If Wisconsin is going to enact gun control laws, it must be a comprehensive approach and not deal with the issue on a piecemeal basis, an official with a state police officers union said Tuesday.
“We’ve always struggled with this as an organization. Our members have been really divided by this,” James Palmer II, executive director of the Wisconsin Professional Police Association, said during an Eau Claire interview.
State gun control laws cannot just deal with mental health issues or background checks, he said.
“It has to be a broad-based approach,” Palmer said. “It has to be a total package.”
Assault weapons have been a “hot-button” issue since the December elementary school shooting in Connecticut. But law enforcement officers in the state’s metropolitan areas may have a different take on the issue than their rural counterparts, said Mike Chinander, a 15-year veteran of the Eau Claire Police Department who serves on the boards of directors for both Palmer’s organization and the Eau Claire Professional Police Association.
“Milwaukee officers may have a different view of this than those of us working in this part of the state,” he said.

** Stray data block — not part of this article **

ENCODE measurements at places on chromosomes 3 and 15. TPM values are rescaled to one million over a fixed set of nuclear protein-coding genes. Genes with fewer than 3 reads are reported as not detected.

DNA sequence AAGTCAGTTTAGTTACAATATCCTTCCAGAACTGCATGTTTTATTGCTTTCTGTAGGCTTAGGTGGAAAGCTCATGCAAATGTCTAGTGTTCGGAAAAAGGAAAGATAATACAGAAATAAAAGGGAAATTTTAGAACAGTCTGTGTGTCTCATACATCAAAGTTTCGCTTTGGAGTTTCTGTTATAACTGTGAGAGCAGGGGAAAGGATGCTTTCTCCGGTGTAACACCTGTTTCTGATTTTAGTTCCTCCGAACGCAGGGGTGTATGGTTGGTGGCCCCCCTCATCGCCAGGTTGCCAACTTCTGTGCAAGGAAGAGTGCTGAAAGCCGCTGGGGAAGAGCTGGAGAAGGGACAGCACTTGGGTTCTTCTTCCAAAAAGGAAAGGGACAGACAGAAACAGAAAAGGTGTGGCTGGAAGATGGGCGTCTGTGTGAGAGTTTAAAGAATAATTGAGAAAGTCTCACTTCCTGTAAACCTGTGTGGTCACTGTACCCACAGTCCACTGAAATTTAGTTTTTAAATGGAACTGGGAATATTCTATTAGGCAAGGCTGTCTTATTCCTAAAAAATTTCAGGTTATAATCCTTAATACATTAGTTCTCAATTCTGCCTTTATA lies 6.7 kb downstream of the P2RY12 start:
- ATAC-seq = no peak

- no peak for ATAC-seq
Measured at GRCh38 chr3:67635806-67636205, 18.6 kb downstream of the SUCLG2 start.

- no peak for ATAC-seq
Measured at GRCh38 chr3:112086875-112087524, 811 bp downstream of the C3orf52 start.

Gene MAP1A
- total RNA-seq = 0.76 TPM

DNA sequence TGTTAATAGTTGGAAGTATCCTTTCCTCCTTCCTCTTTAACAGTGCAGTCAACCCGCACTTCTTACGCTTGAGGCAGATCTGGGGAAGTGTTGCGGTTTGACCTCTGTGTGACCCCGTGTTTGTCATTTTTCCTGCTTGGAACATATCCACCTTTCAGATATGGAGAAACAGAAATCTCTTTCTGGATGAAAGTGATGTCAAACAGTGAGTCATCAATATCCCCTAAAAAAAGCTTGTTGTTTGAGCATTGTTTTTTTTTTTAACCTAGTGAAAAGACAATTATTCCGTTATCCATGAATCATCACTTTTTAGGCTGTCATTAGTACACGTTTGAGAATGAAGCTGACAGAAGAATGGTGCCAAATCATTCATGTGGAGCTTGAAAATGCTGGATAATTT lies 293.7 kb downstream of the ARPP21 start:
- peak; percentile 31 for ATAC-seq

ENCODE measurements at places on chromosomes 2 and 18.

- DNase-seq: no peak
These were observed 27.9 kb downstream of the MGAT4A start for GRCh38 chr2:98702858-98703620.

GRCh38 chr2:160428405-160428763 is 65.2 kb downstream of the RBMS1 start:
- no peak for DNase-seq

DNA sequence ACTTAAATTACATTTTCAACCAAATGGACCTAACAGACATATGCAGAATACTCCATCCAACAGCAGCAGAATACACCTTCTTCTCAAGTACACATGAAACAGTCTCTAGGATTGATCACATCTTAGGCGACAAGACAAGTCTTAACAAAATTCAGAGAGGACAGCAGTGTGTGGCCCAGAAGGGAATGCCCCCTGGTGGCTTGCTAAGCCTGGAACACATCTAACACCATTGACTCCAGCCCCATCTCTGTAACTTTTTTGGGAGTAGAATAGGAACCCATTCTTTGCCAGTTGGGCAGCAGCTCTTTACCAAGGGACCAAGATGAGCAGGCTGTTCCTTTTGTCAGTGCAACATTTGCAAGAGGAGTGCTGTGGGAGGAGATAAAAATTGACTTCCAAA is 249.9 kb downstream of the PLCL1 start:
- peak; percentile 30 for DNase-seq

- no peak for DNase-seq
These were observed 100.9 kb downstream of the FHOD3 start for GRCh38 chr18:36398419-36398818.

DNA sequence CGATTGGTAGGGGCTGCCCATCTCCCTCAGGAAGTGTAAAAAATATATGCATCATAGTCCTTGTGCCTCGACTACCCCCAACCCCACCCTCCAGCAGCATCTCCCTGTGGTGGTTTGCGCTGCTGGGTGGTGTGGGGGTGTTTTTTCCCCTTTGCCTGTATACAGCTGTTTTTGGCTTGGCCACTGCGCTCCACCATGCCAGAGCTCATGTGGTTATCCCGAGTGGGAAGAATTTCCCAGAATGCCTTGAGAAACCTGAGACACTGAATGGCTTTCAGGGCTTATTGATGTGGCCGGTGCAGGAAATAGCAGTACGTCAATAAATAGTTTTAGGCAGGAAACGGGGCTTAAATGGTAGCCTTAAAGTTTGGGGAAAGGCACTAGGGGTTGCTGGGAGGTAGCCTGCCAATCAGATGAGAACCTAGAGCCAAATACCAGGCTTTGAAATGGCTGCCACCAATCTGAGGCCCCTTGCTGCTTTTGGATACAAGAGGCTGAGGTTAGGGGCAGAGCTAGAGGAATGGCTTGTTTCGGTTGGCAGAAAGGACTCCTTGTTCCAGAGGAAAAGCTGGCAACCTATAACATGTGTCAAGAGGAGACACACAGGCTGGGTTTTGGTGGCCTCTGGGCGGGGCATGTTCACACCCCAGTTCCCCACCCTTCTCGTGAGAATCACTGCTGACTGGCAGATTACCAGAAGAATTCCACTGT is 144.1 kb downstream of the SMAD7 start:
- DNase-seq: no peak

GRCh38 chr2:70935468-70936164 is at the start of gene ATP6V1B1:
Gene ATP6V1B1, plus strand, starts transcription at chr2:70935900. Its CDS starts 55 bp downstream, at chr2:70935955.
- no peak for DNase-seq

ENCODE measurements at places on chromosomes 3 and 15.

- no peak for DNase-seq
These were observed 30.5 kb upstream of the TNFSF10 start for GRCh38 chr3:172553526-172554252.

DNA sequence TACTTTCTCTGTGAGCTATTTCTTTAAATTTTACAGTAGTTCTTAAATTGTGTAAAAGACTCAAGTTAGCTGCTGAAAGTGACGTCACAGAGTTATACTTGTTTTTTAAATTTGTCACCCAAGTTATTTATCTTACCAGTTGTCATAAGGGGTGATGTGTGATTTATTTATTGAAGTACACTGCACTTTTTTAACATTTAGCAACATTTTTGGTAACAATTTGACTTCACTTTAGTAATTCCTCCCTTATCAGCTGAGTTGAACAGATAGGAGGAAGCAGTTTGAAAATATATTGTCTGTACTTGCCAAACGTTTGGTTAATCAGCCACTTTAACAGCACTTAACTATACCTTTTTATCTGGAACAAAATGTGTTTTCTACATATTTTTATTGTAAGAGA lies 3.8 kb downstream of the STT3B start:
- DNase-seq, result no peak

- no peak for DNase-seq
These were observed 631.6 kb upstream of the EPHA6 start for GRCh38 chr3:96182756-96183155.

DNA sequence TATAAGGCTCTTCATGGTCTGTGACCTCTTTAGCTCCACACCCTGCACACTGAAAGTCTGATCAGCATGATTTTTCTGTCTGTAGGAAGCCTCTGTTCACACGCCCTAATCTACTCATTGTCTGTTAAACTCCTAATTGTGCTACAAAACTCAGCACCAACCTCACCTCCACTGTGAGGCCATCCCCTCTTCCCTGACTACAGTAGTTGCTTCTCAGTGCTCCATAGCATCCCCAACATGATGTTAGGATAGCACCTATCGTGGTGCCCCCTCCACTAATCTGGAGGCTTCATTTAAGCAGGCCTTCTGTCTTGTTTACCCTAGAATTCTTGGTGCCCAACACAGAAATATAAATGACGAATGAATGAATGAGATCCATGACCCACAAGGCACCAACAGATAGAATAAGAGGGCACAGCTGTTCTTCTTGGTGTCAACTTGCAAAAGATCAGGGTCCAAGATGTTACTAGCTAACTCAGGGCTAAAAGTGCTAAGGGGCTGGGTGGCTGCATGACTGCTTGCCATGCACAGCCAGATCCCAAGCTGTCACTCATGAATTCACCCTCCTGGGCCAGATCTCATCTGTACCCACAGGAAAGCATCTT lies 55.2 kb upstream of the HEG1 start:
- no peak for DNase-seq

Chinander can’t recall any Eau Claire homicide over the past 15 years that involved an assault weapon.
The WPPA conducted a poll in January that showed 47 percent of the state’s residents believe laws covering the sales of firearms should be more strict. Forty-three percent believe the laws should be kept the same while 8 percent want less stricter laws.
“The general public understands it’s a complicated issue,” Palmer said.
Wisconsin lawmakers seem to be waiting to see what Congress and President Obama do on gun control laws before addressing the issue, Palmer said.
But both Palmer and Chinander agree a consistent background check law is needed.
“That’s one of the issues where we seem to have a consensus,” Palmer said of law enforcement officers statewide.
“On any given weekend you can go to a gun show in Wisconsin,” Chinander said. “And you can pick a gun up without a background check.”
But if you buy a gun from a retail store, you’re subject to a background check, he said.
“I’d like to see the whole system tightened up,” said Chinander, a gun owner and hunter.
“It would be naive to say we need to get rid of them all,” he said of guns.
On another matter, Chinander and Palmer agree Wisconsin needs to consider getting tougher on drunken drivers.
Minnesota has criminalized first-offense drunken driving and made second and subsequent offenses felonies, Chinander said.
Drunken driving in Wisconsin isn’t criminalized until the second offense and doesn’t become a felony until the fifth offense.
“We’re too lax on it,” Chinander said. “We’re too lenient on it.”
Some of the problem comes down to how Wisconsin judges impose the penalties available to them for drunk drivers, Palmer said.
“Judges need to be held accountable when they don’t impose the penalties available to them,” he said.
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